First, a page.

Airfare is finally getting cheaper

The average price for domestic airfare dropped 6.2% to $372 in the third quarter of 2015 from 2014, according to the Department of Transportation. That’s the cheapest since 2010.

Fliers can thank the expansion of low-cost airlines and the plunge in oil prices for the drop in ticket prices.
“The major airlines are flying scared and looking over their wing tips at these low-cost carriers that are definitely taking up market share, despite their horrible reputation,” said George Hobica, founder of

The major airlines are being forced to reduce their fares to compete with Spirit (SAVE) and Frontier. “On some routes, they are matching prices dollar for dollar so we are seeing fares 50% lower than a few years ago,” said Hobica.

Oil’s continued plunge has also been a boon for airlines.

In December, airlines paid $1.46 a gallon for jet fuel compared to $2.32 a gallon in December 2014, according to the Transportation Department.

And the savings might finally be getting passed down to fliers.

“For the first couple of years, they kept every dime of the fuel savings for themselves, but even now they are beginning to say, ‘geez, we can lower fares now, gain market share and start new routes,” said travel blogger Joe Brancatelli.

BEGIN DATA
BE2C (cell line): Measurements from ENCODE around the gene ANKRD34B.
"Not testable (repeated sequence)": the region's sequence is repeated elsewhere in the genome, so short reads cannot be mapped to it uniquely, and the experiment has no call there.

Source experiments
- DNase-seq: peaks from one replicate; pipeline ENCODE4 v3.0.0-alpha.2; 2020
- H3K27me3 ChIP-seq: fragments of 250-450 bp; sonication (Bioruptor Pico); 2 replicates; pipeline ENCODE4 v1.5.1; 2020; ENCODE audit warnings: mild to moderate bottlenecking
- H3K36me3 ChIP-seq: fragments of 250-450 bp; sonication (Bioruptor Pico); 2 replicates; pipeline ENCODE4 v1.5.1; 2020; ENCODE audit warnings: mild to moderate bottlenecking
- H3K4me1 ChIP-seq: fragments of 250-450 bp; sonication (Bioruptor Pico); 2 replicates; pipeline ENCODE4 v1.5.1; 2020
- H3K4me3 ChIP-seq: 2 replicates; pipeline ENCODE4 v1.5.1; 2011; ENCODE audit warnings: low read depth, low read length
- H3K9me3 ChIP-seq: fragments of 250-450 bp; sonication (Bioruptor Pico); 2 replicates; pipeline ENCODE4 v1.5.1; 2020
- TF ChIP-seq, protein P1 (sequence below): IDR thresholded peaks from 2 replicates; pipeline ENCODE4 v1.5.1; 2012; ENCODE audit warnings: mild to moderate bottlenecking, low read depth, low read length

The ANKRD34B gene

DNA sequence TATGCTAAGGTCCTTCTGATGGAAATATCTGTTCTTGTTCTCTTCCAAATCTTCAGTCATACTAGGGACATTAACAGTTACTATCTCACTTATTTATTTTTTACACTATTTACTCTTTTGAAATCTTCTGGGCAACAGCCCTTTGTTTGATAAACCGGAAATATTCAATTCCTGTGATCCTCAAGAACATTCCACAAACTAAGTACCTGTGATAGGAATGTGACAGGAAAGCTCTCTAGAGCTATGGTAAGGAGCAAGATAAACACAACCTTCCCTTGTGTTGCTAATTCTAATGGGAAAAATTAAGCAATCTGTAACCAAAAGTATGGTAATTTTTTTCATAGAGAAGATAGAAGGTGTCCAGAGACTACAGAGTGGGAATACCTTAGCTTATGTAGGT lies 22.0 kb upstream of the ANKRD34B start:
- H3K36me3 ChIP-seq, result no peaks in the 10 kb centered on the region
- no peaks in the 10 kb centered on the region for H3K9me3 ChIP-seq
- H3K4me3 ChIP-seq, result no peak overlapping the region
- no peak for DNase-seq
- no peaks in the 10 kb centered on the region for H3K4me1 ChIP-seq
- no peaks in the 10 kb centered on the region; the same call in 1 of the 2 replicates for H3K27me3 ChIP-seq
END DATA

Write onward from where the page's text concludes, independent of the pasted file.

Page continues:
But Brancatelli also pointed out that just because the ticket price is cheaper, that doesn’t mean the overall cost of flying is getting less expensive. Charges for baggage fees, seat assignments and priority boarding can add up quickly.

Airline companies have reported record profits recently as a result of oil prices and travel demand: The nation’s four top airlines saved $11.1 billion during the first nine months of 2015.

While the airline companies have been bringing back perks like free snacks, they’ve been pretty quiet about the drop in fare prices.

“They don’t want to over promise,” said Hobica.

And with the recent market volatility, oil prices could start to rise, and even a small increase could bring higher ticket prices.

“We are now in a strange situation that if oil goes to $40, which was a bargain three months ago, airlines can say, ‘we can’t lower prices because oil prices are going up.’ Everything is relative,” said Brancatelli.

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